There is your introduction - was it gripping? If not, make it so. Now, keep up the pace; remember your reader who is dozing away in bed - you want to keep them up all night don't you?
GENERAL IDEAS TO GET YOU STARTED (AND KEEP YOU GOING)
Read a lot – particularly the genre you want to write. “If you don't have time to read, you don't have the time (or the tools) to write. Simple as that.” Stephen King.
Research – authors like Sharon Penman and Robert Harris spend 9/10 of their time in research and 1/10 writing.
Use a word processor - it is so much easier to correct and rewrite.
Work out your plot using Post-it notes or a large blackboard (storyboard) or even a project planner.
Practise – the more you write the better you should become.
Stick at it – like the gym, you get fitter the more you go - but don’t overdo it, despite what Earnest Hemingway said, “There is nothing to writing. All you do is sit down at a typewriter and bleed.”
Find space. You can’t write if you have continuous distractions, so have a room where you can lock yourself away.
Go on holiday. Take a camera and make notes of your adventures.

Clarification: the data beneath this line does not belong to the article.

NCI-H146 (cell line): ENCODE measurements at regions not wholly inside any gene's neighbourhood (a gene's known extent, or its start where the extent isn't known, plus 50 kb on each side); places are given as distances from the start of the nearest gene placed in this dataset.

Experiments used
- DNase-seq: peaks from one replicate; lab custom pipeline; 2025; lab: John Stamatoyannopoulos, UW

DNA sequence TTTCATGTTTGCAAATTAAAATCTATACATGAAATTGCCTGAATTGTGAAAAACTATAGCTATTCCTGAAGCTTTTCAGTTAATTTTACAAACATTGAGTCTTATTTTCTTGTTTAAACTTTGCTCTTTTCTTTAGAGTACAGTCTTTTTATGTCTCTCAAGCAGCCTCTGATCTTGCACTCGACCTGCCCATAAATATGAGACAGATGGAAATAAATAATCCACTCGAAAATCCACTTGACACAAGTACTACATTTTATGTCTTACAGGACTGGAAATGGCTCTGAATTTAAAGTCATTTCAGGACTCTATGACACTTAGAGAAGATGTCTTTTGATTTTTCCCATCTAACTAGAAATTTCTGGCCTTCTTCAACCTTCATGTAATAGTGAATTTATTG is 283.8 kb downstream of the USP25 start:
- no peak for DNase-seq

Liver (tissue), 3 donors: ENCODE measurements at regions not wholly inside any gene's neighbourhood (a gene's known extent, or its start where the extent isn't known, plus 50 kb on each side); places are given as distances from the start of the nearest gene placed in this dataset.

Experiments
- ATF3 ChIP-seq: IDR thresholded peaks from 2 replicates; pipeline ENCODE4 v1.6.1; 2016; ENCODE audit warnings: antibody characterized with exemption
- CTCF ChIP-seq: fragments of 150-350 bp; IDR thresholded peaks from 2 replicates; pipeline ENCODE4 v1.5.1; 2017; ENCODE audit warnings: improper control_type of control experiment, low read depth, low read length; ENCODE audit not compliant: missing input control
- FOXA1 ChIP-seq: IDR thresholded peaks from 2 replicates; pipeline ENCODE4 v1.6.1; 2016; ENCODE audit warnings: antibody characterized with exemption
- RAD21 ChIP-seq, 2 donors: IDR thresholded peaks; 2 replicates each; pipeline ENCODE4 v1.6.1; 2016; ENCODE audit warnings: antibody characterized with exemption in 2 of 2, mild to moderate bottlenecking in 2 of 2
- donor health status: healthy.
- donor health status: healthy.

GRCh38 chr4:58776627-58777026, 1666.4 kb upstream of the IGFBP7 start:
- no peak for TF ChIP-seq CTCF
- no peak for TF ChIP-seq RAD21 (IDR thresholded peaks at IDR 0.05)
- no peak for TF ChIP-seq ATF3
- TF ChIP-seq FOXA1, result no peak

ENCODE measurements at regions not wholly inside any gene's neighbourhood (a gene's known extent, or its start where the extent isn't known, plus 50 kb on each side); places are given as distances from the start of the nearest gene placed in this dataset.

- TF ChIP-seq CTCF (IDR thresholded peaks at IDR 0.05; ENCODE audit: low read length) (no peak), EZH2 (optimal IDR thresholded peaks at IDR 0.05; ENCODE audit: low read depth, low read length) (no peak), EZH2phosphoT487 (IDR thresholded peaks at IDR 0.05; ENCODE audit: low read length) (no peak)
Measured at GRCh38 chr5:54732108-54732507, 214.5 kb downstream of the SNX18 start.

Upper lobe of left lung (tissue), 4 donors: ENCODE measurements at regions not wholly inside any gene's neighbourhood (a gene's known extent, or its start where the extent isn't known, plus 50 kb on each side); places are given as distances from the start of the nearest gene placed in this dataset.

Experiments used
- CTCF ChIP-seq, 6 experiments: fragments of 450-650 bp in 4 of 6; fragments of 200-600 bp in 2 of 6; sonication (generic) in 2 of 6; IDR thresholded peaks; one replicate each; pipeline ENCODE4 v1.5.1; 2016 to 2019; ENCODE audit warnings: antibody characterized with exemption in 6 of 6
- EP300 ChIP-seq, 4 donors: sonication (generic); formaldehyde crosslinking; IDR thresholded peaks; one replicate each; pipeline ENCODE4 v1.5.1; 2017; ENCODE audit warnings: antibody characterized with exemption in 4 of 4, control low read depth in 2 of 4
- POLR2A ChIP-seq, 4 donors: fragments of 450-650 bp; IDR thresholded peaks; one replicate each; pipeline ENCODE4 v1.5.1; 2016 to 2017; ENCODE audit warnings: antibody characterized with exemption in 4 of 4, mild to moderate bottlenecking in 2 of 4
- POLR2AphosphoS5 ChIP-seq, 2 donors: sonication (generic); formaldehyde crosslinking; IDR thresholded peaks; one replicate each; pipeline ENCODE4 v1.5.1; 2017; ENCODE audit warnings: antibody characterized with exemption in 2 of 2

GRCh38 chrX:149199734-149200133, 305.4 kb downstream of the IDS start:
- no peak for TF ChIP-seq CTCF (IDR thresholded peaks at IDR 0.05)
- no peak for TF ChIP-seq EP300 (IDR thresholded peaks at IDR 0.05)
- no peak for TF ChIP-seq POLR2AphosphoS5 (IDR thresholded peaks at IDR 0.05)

Have a schedule – e.g. write for a fixed period every day, even if it's only 30 minutes. Enid Blyton could knock out a story in 6 weeks, on a typewriter, but then she did work an 8 hour day. Not everyone has that much time until they become professional.
Believe in yourself. "Lock up your libraries if you like; but there is no gate, no lock, no bolt that you can set upon the freedom of my mind." Virginia Woolf.
Sometimes, setting a daily word limit can help, but if you get writer’s block, or are on a roll, this is counter-productive. I was usually able to write some 2000 words a day, but on one, the ideas kept coming, and I put down nearly 7000 - incredibly satisfying, but very tiring.
Know your characters. You can write much more convincingly if your character is there in your mind. Base them on combinations of people you know, and the character traits will then be easily identifiable and your reader will ‘engage’. This is hard, and believable characters do not appear very often in sci-fi. The story might be excellent, but if your characters are good as well, they will be remembered. “What really knocks me out is a book that, when you're all done reading it, you wish the author that wrote it was a terrific friend of yours and you could call him up on the phone whenever you felt like it.” J D Salinger.